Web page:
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After Uvalde, schools focus on the need for more security

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The back of a security guard, who wears a black baseball cap and long-sleeve shirt that reads "SECURITY" is seen in front a long table in a gymnasium, where a school board meeting is taking place.

Above, a school security guard observes a school board meeting in Pennsylvania. While heightened school security measures are palatable for some parents, they're a worry for others. Kylie Cooper/AFP via Getty Images

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In the wake of the shooting in Uvalde, Texas, there’s a renewed focus on school security. This week, Ohio passed a law making it easier for educators to carry firearms. Overall, school security is an estimated $3 billion industry, including things like training, armed officers and video cameras. But there’s little evidence on what’s actually effective. 

High school teacher Pamela Mathai remembers when she was taught how to turn a regular classroom item into a potential weapon.

“They were like, ‘Think about what objects you have in your classroom that could be used as a projectile or to hurl at somebody if they were to breach your door,'” she said.

Mathai teaches geography in Austin, Texas, and she said it’s frustrating that this sort of training takes away from her time teaching. “I feel like indignant, like angry that that’s something that even has to occupy our mind space.”

Mathai went through that training in 2019 following shootings like the one in Uvalde. Administrators put more resources into school security, generally. 

“There’s always a money response,” said Odis Johnson Jr., executive director at the Johns Hopkins Center for Safe and Healthy Schools. “So over the years, we’ve just been adding layers and layers and layers of security.”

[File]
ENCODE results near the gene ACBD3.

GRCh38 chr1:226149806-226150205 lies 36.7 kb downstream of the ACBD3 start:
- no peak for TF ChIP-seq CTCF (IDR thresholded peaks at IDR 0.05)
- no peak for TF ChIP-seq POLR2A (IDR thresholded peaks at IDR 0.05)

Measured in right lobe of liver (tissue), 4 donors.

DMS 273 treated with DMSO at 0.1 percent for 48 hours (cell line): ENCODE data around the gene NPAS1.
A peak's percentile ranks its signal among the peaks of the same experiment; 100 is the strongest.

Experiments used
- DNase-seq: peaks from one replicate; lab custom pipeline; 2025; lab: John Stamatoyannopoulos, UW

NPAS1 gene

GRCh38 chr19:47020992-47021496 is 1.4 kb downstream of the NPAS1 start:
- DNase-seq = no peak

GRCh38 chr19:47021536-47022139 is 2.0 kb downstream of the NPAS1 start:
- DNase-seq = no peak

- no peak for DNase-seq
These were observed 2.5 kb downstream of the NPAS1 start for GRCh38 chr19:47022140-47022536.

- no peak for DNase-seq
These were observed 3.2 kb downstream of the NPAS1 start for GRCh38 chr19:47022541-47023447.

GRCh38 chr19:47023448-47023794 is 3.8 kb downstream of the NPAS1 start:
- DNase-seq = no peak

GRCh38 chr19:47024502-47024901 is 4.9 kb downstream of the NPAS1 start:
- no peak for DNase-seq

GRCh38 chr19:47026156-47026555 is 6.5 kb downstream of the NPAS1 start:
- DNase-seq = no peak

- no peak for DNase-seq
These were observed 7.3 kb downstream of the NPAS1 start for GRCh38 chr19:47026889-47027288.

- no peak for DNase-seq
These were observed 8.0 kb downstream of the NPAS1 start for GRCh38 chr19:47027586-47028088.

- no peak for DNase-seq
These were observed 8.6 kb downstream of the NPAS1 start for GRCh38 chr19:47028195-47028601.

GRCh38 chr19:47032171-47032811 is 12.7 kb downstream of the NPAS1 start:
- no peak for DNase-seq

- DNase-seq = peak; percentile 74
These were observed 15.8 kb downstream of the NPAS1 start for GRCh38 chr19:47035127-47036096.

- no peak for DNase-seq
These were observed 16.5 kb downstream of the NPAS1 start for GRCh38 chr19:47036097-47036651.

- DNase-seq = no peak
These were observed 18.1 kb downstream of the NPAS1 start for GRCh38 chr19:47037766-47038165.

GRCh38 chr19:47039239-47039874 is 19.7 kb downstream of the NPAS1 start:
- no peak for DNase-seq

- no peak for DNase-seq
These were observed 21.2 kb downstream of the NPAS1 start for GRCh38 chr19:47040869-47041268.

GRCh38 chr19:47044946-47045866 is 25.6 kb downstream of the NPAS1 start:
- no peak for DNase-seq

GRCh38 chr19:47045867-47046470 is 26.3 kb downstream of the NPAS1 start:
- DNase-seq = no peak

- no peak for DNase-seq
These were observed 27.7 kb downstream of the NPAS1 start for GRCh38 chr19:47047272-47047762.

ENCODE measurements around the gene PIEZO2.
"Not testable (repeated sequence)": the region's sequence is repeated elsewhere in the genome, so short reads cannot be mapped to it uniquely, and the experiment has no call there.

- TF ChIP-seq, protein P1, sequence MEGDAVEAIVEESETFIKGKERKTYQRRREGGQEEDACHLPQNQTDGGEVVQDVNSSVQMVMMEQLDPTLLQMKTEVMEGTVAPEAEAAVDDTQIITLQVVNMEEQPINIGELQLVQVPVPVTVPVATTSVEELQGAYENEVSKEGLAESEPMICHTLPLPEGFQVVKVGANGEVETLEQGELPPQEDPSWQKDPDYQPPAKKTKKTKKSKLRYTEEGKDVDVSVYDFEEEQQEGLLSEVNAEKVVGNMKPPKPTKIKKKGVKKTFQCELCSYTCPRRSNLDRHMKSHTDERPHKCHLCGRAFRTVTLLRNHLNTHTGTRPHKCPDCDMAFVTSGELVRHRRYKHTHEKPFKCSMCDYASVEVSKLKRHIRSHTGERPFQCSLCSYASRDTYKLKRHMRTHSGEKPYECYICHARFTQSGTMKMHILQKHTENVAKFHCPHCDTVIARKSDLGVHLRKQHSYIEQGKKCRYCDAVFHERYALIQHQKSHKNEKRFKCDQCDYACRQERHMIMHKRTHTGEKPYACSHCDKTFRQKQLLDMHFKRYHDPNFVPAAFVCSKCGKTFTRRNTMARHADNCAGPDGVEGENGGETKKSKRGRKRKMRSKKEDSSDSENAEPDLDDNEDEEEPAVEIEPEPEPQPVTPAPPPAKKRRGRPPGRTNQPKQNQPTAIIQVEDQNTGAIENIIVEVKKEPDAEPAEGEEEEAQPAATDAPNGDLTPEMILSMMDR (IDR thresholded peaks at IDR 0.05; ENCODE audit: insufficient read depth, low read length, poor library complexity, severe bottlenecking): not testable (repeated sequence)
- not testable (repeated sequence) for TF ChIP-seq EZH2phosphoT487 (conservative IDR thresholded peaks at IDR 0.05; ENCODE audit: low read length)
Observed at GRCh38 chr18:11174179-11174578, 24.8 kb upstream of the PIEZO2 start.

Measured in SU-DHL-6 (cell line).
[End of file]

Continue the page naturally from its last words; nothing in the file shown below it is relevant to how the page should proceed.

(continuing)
Over half of all schools have law enforcement on campus, who are sometimes armed. More than 80% of schools use security cameras and some are adopting facial recognition software. But Johnson said it’s not clear how effective these measures are in preventing violence. 

“There’s a hyper-vigilance that would have to be there in order for all of these security measures to work optimally. And even then, a gun can shoot a lock open, it could shatter the glass — we’d have to get bulletproof glass,” he said. “It would be a huge amount of resource to fortify 130,000 schools in that way.”

Still, some parents say write the check. Dylan Whitehead is a father of three who lives in a suburb of Dallas. 

“I’d rather do something than nothing because gun control isn’t palatable to so much of the population,” he said.

Whitehead, who’s a gun owner himself, believes there should be more restrictions on buying a gun. In lieu of that, he said he supports increased security at schools. 

“I think a single point of entry, I think armed security or police enforcing that single point of entry, I think potentially walling schools in — it sounds ridiculous to say, but that would be a more popular choice here.”

But increased security worries other parents. Stephanie Jayaraman lives in Katy, Texas, which is a suburb of Houston. She’s Black and has two sons who are 7 and 4. 

“As a mother of Black children, especially boys, this whole, like, ‘Let’s arm everybody in schools with guns’ scares the shit out of me,'” she said.

Jayaraman said she’s worried with more weapons permitted or even required that her kids could be at risk on a daily basis. 

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